Summary. The concentrations of progesterone in the peripheral plasma throughout the oestrous cycle and the preovulatory LH discharge were examined in Finnish Landrace, Galway and Fingalway (Finnish Landrace × Galway) ewes. Progesterone levels were significantly higher in Finnish Landrace ewes during the luteal phase of the cycle (Days 10–13) than in Galways or Fingalways in which the concentrations were similar. Luteal-phase progesterone levels were almost 50% higher during December than during October in all three breeds. The relationship between the number of CL and plasma progesterone was not a simple linear function. All aspects of the preovulatory LH discharge were similar in the three breeds with the exception of the timing of the LH release in relation to the onset of oestrus. This occurred earliest in the Galway and latest in the Finnish Landrace while the Fingalway was intermediate.

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K. Reynaud, J. P. Hanrahan, A. Donovan and M. A. Driancourt

High prolificacy due to a gene that has a large effect on ovulation rate has been noted in Booroola and Inverdale ewes. High prolificacy in the Belclare breed (a composite developed from stocks selected for very large litter size or high ovulation rate) may be related to the segregation of two genes. The aims of this study were (i) to compare the morphological and functional features of ovulatory follicles from carriers (which could only be heterozygous for the genes of interest) and non-carriers, and (ii) to identify markers of the Belclare genes among secreted or cellular ovarian proteins. Belclare carrier ewes had more ovulatory follicles (4.9 ± 0.4) than did non-carrier ewes (2.0 ± 0.2) (P < 0.001). Ovulatory follicles from carriers were also smaller (4.4 ± 0.1 mm versus 5.7 ± 0.2 mm, P < 0.001) and contained a significantly reduced number of granulosa cells (P < 0.001). However, the proportion of proliferating granulosa cells in ovulatory follicles was similar in both groups. The in vitro secretion of steroids per follicle was only marginally lower in follicles from Belclare carriers compared with non-carriers. Furthermore, similar concentrations of steroidogenic enzymes were present in both groups, indicating that steroidogenic potential per granulosa cell is similar between carriers and non-carriers. Possible markers of the Belclare genes were identified among cellular proteins of follicular walls by two-dimensional PAGE and image analysis. Two spots at 78 and 49 kDa were always absent in samples from non-carriers. When secreted proteins in follicles from carriers were compared with those from non-carriers, two spots at 53 and 41 kDa were restricted to samples from carriers and three spots at 97, 91 and 45 kDa were unique to samples from non-carriers. Interestingly, the spot at 91 kDa is also affected by the Booroola gene.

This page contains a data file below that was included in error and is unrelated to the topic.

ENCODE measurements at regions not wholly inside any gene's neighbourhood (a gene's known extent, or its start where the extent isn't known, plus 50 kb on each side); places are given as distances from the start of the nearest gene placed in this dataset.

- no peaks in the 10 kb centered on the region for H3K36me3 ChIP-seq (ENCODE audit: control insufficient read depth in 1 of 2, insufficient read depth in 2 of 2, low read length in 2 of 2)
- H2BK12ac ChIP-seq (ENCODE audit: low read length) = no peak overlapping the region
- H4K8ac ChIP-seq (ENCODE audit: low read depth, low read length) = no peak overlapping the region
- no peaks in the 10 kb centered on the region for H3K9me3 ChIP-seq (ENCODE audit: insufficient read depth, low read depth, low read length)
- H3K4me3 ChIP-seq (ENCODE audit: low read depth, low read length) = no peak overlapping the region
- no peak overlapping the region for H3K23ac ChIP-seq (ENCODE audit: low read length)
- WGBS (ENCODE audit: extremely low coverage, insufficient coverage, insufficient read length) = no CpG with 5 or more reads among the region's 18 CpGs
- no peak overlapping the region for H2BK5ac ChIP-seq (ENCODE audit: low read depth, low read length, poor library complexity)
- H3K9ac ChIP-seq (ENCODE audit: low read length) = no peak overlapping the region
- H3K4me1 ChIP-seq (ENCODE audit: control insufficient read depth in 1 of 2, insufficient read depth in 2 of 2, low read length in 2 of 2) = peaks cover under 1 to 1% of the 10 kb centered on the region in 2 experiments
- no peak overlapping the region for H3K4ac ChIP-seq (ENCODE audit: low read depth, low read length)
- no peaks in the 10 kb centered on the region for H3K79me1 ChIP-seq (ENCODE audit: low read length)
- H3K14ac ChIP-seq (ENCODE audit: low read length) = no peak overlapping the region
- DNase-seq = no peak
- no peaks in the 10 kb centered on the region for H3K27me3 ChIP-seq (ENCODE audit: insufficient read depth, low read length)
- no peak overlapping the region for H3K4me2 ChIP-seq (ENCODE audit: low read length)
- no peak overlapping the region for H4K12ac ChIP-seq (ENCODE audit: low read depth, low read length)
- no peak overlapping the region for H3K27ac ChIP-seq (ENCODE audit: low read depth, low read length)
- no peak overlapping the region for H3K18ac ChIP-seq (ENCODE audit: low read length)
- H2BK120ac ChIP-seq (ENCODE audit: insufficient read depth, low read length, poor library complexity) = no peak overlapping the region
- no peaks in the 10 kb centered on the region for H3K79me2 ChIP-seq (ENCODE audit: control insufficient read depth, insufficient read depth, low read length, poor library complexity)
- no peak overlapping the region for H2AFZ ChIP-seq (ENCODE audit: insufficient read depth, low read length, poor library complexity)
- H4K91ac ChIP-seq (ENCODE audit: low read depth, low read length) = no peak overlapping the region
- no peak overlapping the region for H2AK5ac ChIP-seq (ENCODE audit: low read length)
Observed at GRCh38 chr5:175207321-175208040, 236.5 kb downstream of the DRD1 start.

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J. F. Quirke, J. J. Jennings, J. P. Hanrahan and J. P. Gosling

Summary. The influence of Gn-RH, hCG and a PMSG–hCG mixture (PG600) on the time of ovulation, ovulation rate and on the occurrence of oestrus in ewes treated with progestagen-impregnated sponges for 12 days was examined. The effects of Gn-RH analogues on plasma LH, oestrus, ovulation and conception rate were also investigated. Six separate experiments were carried out.

When 50 μg Gn-RH were given 24 h after sponge removal ovulation occurred in 44–46% of ewes within 24 h and in all ewes by 34 h. Gn-RH was a more potent ovulation synchronizer than hCG. Both hCG and PG600 reduced the incidence of overt oestrus. Gn-RH also had this effect in ewes treated during February and May but not in August and September.

Gn-RH analogues given 2 days before sponge removal significantly increased ovulation rate. The display of oestrus was not affected in ewes treated 2 days before sponge removal but was suppressed in 43–69% of ewes treated with an analogue at the time of sponge removal. Ovulation occurred in 50–62% of ewes within 30–35 h of injection of Gn-RH analogues, regardless of the time of their administration. The release of LH in response to one analogue was not influenced by the presence of the progestagen-impregnated sponge in the vagina. When given a Gn-RH analogue 2 days before sponge removal or at the time of sponge removal 63 and 62% of mated ewes became pregnant compared with 70% of control ewes.